The galaxies of Distant Worlds are busy places and it won't be long before you'll find yourself dealing with powerful Pirate factions who will alternately try and extort you, perform military missions for you and sell you important information. Once you meet other factions, trade will automatically flow between you unless relations turn sour and war approaches. Space Slugs and other vile space creatures can turn up to ruin your day and random or story events ensure that space never feels entirely safe, especially when a Silvermist nano-virus can appear and start to devour your ships and multiply, tearing its way through the galaxy.
The three separate tech trees provide a further layer of complexity as you decide where your priorities lie
Distant Worlds Universe is also extremely generous in allowing you to create the kind of game you want to play. From tailoring the size and shape of the galaxy to curbing the aggression of Pirate factions, you're given options of all shape and sizes to add and remove features as you please. There's even a separate mode dedicated to playing as one of the aforementioned Pirate factions.
Of course no space game is complete without an electric mix of races to inhabit the galaxy and there's a fairly broad array on offer here including space-dinosaurs, rats, cats, amphibians and the now compulsory race of sensuous blue aliens (see Mass Effect/Farscape for further examples). Each race has traits and specialities including different breeding rates, unique technologies and variable victory conditions. Interestingly, you're not limited to your starting race once a game has begun and by assimilating different races into your population you can gain benefits from diversity.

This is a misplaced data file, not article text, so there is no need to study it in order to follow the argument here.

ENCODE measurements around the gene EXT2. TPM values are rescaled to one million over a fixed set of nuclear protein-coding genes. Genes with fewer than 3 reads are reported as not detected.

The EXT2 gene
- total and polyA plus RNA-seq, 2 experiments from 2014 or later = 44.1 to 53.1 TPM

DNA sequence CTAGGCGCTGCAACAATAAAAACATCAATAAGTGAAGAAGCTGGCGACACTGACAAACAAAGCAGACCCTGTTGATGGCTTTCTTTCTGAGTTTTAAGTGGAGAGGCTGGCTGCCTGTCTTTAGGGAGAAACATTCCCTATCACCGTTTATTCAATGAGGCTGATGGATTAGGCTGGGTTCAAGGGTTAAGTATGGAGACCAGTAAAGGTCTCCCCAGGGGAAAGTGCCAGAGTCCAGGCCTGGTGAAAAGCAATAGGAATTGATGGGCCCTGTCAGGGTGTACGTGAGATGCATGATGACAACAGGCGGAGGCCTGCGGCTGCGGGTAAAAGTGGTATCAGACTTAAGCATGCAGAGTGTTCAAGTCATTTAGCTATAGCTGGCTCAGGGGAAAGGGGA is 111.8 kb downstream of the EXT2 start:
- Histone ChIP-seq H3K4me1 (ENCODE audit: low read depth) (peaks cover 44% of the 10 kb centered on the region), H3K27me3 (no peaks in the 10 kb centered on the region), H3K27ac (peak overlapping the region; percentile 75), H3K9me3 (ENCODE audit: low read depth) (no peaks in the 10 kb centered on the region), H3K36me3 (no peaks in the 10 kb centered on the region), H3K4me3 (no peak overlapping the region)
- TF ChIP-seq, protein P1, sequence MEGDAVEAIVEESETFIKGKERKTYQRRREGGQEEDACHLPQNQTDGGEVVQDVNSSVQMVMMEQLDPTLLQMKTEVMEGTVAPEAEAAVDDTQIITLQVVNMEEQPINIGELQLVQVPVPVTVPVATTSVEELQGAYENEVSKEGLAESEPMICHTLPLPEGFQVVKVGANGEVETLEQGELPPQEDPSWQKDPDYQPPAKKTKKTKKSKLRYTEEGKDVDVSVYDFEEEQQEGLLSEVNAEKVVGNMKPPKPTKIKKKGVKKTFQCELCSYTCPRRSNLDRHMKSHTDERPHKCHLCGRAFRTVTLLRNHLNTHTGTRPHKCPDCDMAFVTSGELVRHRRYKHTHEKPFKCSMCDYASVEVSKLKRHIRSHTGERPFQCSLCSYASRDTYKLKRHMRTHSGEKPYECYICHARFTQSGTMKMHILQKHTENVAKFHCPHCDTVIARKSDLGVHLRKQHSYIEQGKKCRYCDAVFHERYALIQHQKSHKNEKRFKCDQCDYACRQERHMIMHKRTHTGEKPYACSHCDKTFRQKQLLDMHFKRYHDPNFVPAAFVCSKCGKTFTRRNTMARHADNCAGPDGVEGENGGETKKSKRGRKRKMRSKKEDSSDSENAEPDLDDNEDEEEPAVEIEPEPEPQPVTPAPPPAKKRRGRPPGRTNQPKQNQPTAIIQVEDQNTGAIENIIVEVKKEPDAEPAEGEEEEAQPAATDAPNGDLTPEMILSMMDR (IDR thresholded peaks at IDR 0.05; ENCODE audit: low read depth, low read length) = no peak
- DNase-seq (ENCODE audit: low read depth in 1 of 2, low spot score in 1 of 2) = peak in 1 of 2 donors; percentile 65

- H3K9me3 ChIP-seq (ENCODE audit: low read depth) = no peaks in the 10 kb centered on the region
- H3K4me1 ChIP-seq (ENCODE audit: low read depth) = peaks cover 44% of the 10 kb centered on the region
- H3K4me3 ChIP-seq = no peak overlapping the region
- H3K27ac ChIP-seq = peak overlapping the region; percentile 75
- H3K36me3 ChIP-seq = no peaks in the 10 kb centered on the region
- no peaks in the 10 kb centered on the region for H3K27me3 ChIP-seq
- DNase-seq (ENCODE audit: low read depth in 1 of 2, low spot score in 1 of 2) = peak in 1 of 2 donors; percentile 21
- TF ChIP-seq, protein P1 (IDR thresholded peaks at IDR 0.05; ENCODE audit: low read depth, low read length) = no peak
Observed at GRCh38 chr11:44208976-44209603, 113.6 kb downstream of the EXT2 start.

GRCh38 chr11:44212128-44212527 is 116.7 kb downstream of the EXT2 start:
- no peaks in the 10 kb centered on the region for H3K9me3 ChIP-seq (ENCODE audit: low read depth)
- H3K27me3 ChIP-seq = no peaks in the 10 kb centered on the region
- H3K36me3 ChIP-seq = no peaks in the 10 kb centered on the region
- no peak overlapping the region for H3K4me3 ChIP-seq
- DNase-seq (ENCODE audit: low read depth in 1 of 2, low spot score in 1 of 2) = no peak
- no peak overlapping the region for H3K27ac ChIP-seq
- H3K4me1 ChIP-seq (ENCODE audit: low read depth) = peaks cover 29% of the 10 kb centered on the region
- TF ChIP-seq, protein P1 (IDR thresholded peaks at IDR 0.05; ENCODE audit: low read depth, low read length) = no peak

Even criticisms of Distant Worlds: Universe generally involve features you can simply turn off if you feel they're harming your experience. In one of my games for instance I accidentally triggered an end-game story-line that saw an ancient forgotten race rise up and attempt to enslave the galaxy (at which point you can choose to oppose or side with them). Unfortunately I was caught entirely unprepared for all-out war and my colonies swiftly fell as billions of my people were exterminated. Safe to say, that in my next game, I turned this feature off, allowing me to prosper in relative peace.
Combat is real-time but you can pause the game at any point to relay new orders
Pirates can be a real pain too, persistently raiding your territory, preventing outlying colonies from advancing and demanding protection money. Once again it's as simple as move a slider to remove or reduce this nuisance. The only lingering criticism of the game is that graphically it's simplistic and the UI takes some getting used to. I also found that despite running through 8 tutorials prior to my first game, I was extremely ill-prepared for what lay ahead. The best way to learn is to throw yourself in at deep-end and just play the damn thing, no matter how daunting a prospect that might initially seem.
A vast galaxy, a varied tech-tree, and a million and one decisions to make or automate. Distant Worlds: Universe is perhaps the finest 4x Space game in a generation, certainly since Galactic Civilizations 2. It's a challenging and complex game packed with features that allows you to choose just how you want to play it, while accommodating a wide variety of play-styles and strategies.
TOP GAME MOMENT
Wiping out the pirate faction who have raided you and made extortionate demands since the birth of your now glorious empire.